No pressing Leahy on his liberal litmus test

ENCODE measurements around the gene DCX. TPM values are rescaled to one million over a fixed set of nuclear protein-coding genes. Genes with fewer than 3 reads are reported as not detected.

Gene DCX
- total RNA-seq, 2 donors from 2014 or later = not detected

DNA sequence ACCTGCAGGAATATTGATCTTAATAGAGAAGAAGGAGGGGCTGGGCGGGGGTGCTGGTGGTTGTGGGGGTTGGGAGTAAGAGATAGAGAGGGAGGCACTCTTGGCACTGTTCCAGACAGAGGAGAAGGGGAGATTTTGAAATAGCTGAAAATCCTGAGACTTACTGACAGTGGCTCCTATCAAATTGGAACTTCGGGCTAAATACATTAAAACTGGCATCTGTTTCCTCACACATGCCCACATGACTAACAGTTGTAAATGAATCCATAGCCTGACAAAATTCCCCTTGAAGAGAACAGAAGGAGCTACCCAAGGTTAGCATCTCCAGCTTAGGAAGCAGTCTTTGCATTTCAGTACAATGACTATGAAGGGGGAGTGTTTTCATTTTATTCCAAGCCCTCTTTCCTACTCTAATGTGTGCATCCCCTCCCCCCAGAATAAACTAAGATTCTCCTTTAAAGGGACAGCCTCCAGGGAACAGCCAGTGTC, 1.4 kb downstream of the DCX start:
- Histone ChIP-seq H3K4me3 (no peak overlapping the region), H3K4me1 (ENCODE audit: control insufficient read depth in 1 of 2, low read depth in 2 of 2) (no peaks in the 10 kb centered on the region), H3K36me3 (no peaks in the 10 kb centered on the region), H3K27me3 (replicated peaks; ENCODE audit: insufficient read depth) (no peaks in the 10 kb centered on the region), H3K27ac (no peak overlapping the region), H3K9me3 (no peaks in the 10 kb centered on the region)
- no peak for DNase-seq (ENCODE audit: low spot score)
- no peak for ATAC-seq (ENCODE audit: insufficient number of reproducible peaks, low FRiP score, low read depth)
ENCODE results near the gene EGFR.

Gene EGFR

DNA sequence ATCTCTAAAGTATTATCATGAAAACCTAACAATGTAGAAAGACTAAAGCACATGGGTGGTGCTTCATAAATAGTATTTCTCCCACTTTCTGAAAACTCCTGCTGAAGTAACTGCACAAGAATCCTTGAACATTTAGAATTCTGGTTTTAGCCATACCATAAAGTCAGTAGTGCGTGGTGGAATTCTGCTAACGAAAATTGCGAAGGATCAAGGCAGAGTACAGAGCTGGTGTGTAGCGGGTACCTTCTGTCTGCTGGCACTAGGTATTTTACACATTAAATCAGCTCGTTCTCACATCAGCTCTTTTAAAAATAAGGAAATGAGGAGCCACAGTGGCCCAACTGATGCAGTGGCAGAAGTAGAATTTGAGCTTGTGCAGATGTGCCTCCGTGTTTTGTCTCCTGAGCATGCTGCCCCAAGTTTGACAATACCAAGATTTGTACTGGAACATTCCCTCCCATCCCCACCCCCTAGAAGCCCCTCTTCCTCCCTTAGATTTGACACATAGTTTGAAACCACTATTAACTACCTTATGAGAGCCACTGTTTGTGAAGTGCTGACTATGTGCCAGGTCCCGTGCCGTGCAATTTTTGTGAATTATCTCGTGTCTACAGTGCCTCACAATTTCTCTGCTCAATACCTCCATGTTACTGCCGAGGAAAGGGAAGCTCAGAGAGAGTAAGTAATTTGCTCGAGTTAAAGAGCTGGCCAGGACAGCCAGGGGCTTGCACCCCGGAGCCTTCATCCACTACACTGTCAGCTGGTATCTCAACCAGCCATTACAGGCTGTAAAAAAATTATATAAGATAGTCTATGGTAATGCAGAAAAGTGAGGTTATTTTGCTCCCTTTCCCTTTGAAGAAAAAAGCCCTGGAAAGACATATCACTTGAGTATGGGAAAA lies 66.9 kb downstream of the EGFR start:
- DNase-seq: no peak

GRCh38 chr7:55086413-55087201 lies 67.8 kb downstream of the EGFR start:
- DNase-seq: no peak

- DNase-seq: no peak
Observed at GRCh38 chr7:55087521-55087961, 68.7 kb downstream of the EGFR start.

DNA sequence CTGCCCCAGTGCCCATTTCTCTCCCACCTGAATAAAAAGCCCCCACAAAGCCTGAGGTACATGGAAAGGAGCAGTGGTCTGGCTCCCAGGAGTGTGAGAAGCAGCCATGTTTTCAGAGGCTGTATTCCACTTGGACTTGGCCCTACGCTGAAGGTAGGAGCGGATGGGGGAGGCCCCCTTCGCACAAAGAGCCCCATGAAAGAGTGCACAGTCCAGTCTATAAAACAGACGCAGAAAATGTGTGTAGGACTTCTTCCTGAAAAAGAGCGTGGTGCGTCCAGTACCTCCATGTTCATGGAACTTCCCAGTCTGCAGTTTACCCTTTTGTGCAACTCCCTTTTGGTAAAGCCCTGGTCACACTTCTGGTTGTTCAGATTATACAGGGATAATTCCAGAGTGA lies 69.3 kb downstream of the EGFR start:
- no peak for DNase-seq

At about 11:20am EDT, the MRC's Ken Shepherd passed on that CNN political analyst Bill Schneider noted O'Connor was an important vote in favor of abortion, adding about the next justice: "One question is, will the nominee be willing to say whether he or she would vote to uphold or overturn Roe v. Wade. Is that a fair question? Should there be a litmus test? A lot of conservatives say they want to know that before they'll go along with President Bush's nominee." Schneider returned to his only-conservatives-have-a-litmus-test talk about a half-hour later, as he touted a recent Gallup/USA Today/CNN poll: "What we see here is that by better than two-to-one Americans say they want a justice who would uphold the Roe versus Wade decision. Now, that is likely to be the center of any confirmation battle. Principally because conservatives are pressuring the White House to name a judge who is not just the conservative but one whose position opposed to Roe v. Wade is known. That's the so-called litmus test. They want to know that this is a justice who will vote to overturn Roe v. Wade. And, as you can see that's a minority position. That is what would make this confirmation hearing enormously controversial." But he wasn't done yet. During Inside Politics in mid-afternoon, Schneider went one better, explicitly suggesting Ted Kennedy opposed litmus tests. Over a graphic reading "A Litmus Test," Schneider explained: "Conservatives want President Bush to nominate a justice who will cast what could be the deciding vote against that right. And they want to know that up front, before the Senate confirmation vote. Their cry is 'no more David Souters.' Souter, nominated by the first President Bush in 1990, did not define his position on abortion. Conservatives were outraged when he turned out to support abortion rights. Many liberals denounce the idea that a nominee should have to pass a litmus test on the abortion issue." Senator Edward Kennedy: "I don't set up a litmus test for any particular nominees. I have voted for judges which have been pro-life." Schneider also played a snippet of Kennedy's infamous "Robert Bork's America" speech from 1987, albeit quite sanitized. While the Gallup poll showed pro-life voters were more intense about the court fight than pro-abortion voters, Schneider insisted "when abortion rights supporters feel their rights are being threatened, they have shown that they can rally, as they did against the nomination of Robert Bork in 1987." Edward Kennedy clip from July 1, 1987: "In Robert Bork's America, there is no room at the inn for blacks, and no place in the Constitution for women."